“There laid they Jesus.”—John 19:42
My soul, it is usual for the relations and friends of those that are deceased to attend the funeral. Art thou a friend, a relation, of Jesus? Oh yes; I trust thou art. He was, and is, the dearest of all friends, the nearest of all relations. He is at once all and every one—the Father, the Husband, the Brother. The invitation is therefore sent to thee, personally to thee. Every voice of affection calls thee to the tomb of Jesus, saying, “Come, see the place where the Lord lay.” And if, like Mary Magdalene, from more abundant love, thou art asking, “Where have they laid him?”—the answer immediately is returned, “Come and see.” Yes, thou dear Redeemer! by that faith thou hast graciously given me, I will come and see. Let my faith take wing, and light down in Joseph of Arimethea’s garden, and behold the place where the Lord lay. Was this the memorable spot? Did Jesus lay here? Did he here make (according to the ancient prophecy foretold of him)”his grave with the wicked, and with the rich in his death, because he had done no violence, neither was any deceit in his mouth? “Here let me look; here let my soul wander in contemplation. Oh what a marvellous sight to behold Jesus thus lain in the grave. Surely we may cry out, as the church did in the view,” My beloved is white and ruddy. “Never did death triumph so before. Never did the grave receive and hold’ such a prisoner. But, my soul, behold also, in the view, how Jesus triumphed even in death. It was “through death he destroyed him that had the power of death-that is, the devil, that he might deliver them who, through fear of death, are all their life-time subject to bondage. “And what saith Jesus to my soul from the grave? Fear not,” I have the keys of death and the grave: fear not to go down to the Egypt of the grave, I will go with thee, and will surely bring thee up again from thence. “And observe, my soul, as the grave could not detain thy Lord, thine Head, a prisoner; so neither can the grave, beyond the appointed time, detain any of his members. And as the union between the Godhead and the manhood in Jesus was not broken off by death, so neither can the union between Jesus and his people be interrupted by death. The covenant of redemption, the union of Jesus with his people, the love of God in Christ to the souls and bodies of his redeemed, all these rot not in the grave; nay, where sin is taken out, the very enmity of the grave is slain; and though it acts as a devourer of our corrupt bodies, yet it acts as a preserver also of the refined part, that the dust and ashes of his saints Jesus may visit, and manifest his care over, from day to day. Precious Lord, here then, as in every thing, thou hast the pre-eminence. Thou hast gone before: thou hast sweetly perfumed the grave by having lain there. And where should the dying members be but where their living Head hath been before? Hence then, my soul, take comfort and fear not, when thy partner, the body, is called upon to go down to the grave. When the soul flies to Jesus in heaven, the body will sweetly rest in Jesus till summoned from the grave. Thy God, thy Jesus, hath the appointment for thy departure; both the place where, the time when, and the manner how, are all with him. He hath the keys both to open the door of death, and to open the kingdom of heaven. Leave all then with him. Frequently; by faith, visit his sepulchre, and behold where they laid him, And in the triumphs of thy Jesus, as thine head, already take part, as a member of his body, crying out with the apostle, “Oh death where is thy sting? Oh grave, where is thy victory? God be praised who giveth us the victory, through our Lord Jesus Christ.”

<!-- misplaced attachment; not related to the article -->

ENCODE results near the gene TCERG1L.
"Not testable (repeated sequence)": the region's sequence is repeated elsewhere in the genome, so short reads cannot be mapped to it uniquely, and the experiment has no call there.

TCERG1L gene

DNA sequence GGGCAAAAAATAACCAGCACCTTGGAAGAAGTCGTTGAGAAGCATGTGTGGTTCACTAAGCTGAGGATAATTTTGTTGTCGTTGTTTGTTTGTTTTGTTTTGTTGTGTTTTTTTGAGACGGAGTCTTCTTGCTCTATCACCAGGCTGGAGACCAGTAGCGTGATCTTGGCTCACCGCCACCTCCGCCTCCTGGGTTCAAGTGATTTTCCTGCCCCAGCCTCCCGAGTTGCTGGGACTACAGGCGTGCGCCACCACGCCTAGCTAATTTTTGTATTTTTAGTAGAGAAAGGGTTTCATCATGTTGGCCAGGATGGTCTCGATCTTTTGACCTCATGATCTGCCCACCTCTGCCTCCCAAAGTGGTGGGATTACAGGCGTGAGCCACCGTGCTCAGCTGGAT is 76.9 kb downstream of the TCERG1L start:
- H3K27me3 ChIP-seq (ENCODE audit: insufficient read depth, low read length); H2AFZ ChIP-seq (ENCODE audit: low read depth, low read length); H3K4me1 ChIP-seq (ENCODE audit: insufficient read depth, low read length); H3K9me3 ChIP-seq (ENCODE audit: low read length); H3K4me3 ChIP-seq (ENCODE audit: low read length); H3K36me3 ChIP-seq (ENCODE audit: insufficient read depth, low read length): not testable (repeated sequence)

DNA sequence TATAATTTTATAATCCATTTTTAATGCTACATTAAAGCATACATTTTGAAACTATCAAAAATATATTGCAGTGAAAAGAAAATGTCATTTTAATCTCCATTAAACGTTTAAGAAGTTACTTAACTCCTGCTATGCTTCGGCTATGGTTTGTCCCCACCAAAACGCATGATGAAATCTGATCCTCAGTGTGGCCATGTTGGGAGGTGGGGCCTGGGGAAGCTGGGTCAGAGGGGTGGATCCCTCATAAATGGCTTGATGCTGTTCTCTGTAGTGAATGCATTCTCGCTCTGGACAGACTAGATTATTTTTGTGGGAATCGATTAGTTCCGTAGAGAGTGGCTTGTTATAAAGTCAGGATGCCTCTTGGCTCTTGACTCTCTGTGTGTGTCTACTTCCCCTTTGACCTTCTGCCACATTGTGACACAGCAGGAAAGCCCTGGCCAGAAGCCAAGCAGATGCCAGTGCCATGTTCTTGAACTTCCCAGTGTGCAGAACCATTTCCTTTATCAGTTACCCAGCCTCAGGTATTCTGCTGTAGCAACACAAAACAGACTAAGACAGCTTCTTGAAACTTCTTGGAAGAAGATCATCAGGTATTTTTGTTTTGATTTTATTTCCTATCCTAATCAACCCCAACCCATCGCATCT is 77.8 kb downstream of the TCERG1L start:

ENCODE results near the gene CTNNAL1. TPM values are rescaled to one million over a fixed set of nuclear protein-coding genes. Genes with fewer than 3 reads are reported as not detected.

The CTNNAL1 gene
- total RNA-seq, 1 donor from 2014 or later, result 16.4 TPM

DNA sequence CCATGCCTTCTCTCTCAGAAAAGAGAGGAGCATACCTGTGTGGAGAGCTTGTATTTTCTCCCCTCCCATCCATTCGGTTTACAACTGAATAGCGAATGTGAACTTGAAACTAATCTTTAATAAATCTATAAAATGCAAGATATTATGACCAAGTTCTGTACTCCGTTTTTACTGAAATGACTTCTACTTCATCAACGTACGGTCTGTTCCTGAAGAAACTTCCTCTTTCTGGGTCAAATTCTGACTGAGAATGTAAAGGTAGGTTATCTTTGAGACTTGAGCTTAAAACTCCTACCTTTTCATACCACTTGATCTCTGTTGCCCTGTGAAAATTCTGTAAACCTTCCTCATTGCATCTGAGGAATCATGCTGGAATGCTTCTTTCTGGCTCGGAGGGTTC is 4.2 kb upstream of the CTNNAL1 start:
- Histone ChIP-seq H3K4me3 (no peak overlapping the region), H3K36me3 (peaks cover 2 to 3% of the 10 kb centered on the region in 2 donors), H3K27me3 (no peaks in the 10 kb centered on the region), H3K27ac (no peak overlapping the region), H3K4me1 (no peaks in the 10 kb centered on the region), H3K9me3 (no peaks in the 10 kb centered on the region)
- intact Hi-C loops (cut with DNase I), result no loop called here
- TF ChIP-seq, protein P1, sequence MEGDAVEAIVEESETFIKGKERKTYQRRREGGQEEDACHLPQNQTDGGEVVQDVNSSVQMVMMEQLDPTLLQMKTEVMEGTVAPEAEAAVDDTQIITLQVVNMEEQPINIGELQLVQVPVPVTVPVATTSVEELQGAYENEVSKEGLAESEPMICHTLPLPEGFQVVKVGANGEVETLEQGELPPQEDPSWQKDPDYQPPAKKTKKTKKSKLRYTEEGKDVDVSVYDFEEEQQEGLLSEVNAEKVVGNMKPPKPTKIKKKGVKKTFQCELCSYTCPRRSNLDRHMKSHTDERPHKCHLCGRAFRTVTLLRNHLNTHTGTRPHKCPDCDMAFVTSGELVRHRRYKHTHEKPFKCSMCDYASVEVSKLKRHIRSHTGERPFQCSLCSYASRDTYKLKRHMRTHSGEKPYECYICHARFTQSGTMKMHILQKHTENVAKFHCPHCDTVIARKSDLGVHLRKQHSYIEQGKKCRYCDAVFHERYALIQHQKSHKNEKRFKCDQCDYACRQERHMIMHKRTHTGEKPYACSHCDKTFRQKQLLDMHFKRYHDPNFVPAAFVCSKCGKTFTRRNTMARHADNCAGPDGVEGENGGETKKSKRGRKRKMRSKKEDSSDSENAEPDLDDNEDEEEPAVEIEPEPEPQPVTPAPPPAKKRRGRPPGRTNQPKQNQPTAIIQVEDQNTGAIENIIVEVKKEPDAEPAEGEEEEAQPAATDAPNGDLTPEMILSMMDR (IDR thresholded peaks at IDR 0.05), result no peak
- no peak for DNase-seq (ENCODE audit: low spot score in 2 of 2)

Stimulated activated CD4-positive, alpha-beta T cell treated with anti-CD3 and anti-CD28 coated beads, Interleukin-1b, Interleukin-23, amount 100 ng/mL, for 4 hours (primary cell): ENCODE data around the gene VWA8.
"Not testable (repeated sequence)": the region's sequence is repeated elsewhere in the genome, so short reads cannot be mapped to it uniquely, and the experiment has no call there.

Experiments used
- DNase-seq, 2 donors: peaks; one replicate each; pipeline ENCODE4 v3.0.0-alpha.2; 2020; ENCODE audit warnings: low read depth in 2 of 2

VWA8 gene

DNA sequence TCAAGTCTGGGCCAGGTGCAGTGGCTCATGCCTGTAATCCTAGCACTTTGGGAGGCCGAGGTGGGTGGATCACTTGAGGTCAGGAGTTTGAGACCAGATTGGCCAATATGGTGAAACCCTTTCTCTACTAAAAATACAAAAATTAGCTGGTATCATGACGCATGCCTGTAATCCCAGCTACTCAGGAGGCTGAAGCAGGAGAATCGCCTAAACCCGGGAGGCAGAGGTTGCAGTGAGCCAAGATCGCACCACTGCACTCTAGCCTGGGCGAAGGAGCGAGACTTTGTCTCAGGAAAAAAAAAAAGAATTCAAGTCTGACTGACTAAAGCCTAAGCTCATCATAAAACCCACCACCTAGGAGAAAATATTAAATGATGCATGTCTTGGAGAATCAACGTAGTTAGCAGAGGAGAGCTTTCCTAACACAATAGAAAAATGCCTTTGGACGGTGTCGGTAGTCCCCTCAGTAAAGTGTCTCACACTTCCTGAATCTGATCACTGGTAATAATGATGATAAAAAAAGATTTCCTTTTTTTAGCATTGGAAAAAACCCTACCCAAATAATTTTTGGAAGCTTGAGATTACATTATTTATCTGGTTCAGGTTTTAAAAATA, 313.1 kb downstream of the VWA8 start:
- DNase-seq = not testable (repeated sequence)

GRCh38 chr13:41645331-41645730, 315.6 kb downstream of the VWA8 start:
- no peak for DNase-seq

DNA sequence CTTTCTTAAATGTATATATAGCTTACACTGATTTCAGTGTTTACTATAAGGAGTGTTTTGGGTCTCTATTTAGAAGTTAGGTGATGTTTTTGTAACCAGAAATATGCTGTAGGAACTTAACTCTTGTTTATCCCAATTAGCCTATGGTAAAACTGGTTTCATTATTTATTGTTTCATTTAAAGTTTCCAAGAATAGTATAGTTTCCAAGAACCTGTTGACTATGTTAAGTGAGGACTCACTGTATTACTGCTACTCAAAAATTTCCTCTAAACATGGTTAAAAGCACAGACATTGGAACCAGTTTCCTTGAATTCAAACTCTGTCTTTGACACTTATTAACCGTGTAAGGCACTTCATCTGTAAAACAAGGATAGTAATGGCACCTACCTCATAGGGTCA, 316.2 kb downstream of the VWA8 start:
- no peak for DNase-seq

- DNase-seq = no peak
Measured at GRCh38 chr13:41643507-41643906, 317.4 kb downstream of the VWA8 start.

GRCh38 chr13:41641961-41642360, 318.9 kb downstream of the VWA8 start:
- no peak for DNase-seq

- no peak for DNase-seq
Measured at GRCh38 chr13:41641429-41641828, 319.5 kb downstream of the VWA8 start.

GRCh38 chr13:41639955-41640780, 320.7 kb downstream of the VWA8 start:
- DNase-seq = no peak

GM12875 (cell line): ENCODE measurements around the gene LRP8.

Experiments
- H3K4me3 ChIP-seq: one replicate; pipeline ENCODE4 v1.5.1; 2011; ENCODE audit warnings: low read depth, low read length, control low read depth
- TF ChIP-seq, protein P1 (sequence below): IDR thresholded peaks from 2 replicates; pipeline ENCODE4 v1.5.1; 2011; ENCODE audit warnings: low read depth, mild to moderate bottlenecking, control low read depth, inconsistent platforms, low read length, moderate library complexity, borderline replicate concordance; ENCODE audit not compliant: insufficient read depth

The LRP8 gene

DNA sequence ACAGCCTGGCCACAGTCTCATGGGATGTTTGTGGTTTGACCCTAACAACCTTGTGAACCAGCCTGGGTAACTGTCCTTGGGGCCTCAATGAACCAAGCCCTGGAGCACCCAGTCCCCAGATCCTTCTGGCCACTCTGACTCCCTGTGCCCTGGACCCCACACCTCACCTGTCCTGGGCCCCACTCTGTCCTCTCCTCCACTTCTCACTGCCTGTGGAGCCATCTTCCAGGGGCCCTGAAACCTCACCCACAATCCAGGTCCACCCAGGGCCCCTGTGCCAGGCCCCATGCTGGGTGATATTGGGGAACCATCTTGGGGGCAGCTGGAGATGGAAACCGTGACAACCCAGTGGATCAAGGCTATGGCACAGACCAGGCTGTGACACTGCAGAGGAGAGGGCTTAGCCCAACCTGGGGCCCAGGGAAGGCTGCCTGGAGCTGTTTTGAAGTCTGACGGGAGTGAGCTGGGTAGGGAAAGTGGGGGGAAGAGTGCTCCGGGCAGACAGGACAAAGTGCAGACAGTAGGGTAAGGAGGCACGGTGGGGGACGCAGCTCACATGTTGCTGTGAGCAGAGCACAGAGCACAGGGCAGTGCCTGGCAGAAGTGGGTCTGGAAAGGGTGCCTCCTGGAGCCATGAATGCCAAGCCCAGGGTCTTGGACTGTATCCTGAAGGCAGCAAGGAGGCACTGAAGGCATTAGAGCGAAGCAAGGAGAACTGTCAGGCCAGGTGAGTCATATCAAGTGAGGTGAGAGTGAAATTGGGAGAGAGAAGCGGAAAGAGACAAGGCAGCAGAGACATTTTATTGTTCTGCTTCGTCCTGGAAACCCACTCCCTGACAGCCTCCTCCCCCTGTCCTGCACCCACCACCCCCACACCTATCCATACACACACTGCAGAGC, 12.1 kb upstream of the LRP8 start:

Robert Hawker (1753-1827) was an Anglican (High-Calvinist) preacher who served as Vicar of Charles Church, Plymouth. John Hazelton wrote of him:
“The prominent features…in Robert Hawker's testimony…was the Person of Christ….Dr. Hawker delighted to speak of his Lord as "My most glorious Christ.” What anxious heart but finds at times in the perusal of the doctor's writings a measure of relief, a softening, and a mellowing? an almost imperceptible yet secret and constraining power in leading out of self and off from the misery and bondage of the flesh into a contemplation of the Person and preciousness of Christ as "the chiefest among ten thousand and the altogether lovely." Christ and Him crucified was emphatically the burden of his song and the keynote of his ministry. He preached his last sermon in Charles Church on March 18th, 1827, and on April 6th he died, after being six years curate and forty-three years vicar of the parish. On the last day of his life he repeated a part of Ephesians 1, from the 6th to the 12th verses, and as he proceeded he enlarged on the verses, but dwelt more fully on these words: "To the praise of His glory Who first trusted in Christ." He paused and asked, "Who first trusted in Christ?" And then made this answer: "It was God the Father Who first trusted in Christ."